Hand in hand with the negative review discussion came a smaller issue: people believing that there is no such thing as bad writing, just different tastes. The most common argument (as the title says) is that instead of criticizing someone’s writing style, you should just say that it’s not your cup of tea, or not for you.

And while I do agree to a point (you may not like the writing style, but it doesn’t necessarily mean it’s bad), I firmly believe there is such thing as bad writing or bad prose.

Wattpad as a descriptor

Something that gets mentioned a lot is that people should avoid saying that a book has Wattpad-esque writing because it doesn’t mean anything. But it does. It signals that the writing in that book is of poor quality, juvenile, repetitive, and meandering with little nuance.

Can anyone honestly look at the Throne of Glass series, for example, and tell me that the prose is good? And I love that series for the story, the characters, and the overall vibes. But I can also objectively say that the prose in that book is not good. I wouldn’t call it Wattpad-esque, but something very close to that.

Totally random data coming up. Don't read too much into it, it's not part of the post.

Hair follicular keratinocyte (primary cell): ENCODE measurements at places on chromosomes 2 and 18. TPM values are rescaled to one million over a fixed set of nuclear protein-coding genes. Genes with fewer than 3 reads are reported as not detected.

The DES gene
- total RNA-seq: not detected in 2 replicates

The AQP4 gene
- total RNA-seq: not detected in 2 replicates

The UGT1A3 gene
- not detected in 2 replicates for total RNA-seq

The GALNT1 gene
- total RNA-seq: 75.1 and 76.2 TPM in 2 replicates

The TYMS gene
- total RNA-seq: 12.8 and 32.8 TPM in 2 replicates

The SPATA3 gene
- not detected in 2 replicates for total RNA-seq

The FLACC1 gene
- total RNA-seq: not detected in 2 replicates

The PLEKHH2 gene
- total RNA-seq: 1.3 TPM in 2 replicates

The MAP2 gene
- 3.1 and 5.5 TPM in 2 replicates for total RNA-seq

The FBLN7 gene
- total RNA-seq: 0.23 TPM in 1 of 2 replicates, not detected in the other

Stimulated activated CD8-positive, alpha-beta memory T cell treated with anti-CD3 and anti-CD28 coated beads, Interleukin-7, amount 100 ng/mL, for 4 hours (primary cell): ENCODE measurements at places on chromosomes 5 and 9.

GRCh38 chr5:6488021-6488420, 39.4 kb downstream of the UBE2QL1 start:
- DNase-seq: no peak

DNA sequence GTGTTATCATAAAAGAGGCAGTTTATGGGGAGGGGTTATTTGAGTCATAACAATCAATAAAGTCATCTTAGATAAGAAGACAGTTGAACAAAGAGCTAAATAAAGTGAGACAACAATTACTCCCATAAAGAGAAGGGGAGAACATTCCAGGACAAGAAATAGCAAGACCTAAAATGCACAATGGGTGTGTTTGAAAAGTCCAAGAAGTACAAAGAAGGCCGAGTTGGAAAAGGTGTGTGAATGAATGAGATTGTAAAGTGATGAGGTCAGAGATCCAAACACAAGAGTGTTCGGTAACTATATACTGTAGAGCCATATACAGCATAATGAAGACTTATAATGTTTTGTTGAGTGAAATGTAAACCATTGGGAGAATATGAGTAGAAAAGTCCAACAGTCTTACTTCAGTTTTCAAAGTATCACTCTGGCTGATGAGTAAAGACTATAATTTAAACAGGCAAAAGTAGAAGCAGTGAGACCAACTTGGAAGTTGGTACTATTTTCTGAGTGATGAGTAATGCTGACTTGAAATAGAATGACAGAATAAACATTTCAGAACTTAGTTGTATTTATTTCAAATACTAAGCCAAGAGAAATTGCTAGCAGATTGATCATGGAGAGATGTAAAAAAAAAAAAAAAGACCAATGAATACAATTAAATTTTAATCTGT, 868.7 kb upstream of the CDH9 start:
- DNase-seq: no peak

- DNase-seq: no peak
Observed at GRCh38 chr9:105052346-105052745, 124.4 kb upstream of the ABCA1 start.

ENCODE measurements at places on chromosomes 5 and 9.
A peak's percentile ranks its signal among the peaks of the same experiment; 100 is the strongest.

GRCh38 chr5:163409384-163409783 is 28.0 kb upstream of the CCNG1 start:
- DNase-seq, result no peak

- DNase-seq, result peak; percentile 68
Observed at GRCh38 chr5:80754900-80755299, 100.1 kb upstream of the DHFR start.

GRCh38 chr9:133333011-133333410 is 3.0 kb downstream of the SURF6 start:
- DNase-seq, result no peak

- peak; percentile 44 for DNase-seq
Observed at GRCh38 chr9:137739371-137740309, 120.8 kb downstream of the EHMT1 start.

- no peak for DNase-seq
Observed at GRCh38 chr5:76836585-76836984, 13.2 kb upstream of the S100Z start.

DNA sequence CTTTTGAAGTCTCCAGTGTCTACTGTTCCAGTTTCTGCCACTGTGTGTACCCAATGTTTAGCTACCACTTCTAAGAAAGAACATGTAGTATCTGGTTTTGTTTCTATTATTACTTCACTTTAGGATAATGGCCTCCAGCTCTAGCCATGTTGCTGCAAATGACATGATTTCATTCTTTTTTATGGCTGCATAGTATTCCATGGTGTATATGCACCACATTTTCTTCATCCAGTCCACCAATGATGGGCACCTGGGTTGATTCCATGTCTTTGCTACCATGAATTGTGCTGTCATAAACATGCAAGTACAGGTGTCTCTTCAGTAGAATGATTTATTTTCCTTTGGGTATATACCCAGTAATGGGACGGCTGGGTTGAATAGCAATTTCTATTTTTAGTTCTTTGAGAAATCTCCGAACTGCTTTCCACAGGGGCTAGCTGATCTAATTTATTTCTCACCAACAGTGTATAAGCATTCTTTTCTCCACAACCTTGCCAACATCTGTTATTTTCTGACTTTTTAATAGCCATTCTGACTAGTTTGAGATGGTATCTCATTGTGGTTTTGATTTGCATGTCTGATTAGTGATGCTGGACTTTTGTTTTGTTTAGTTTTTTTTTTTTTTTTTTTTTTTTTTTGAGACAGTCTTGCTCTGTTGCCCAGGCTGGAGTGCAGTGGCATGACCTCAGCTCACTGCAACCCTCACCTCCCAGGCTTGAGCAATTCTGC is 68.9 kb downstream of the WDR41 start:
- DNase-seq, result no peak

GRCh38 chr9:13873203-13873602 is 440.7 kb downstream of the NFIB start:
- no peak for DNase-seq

Even when I write my own stories, I can tell when the prose goes bad or lazy. So why shouldn’t the readers, most of whom have read a lot and have a pretty good sense of what is good, not leave their opinion about it for others to read?

It saves so many readers so much time when the writing style is described in reviews. If I see that the writing might be Wattpad-esque (and from several reviewers), I know not to read that book (or, alternatively, if I’m in the mood for it, actually read it).

I don’t believe policing people’s opinions on the author’s prose is the way to go.

A Book is a Product, Writing is a Job

At the heart of it, a book is just a product, whether we like to think about it that way or not. We’re precious about reading (and writing) as if it’s any different from consuming or creating a video game or a movie. And writing books is a job like any other. Should I expect my supervisor to avoid criticizing me when I’ve done something poorly just because I put effort into it? That would be ridiculous. Should we stop negatively reviewing bad products on Amazon just because the seller’s livelihood depends on it? Absolutely not.

But we pander to writers because we believe that writing (and therefore, reading) is some enlightened calling, a higher purpose. It’s romanticized constantly and that doesn’t help anyone at all. There’s a quote from a New York Times article that says it best: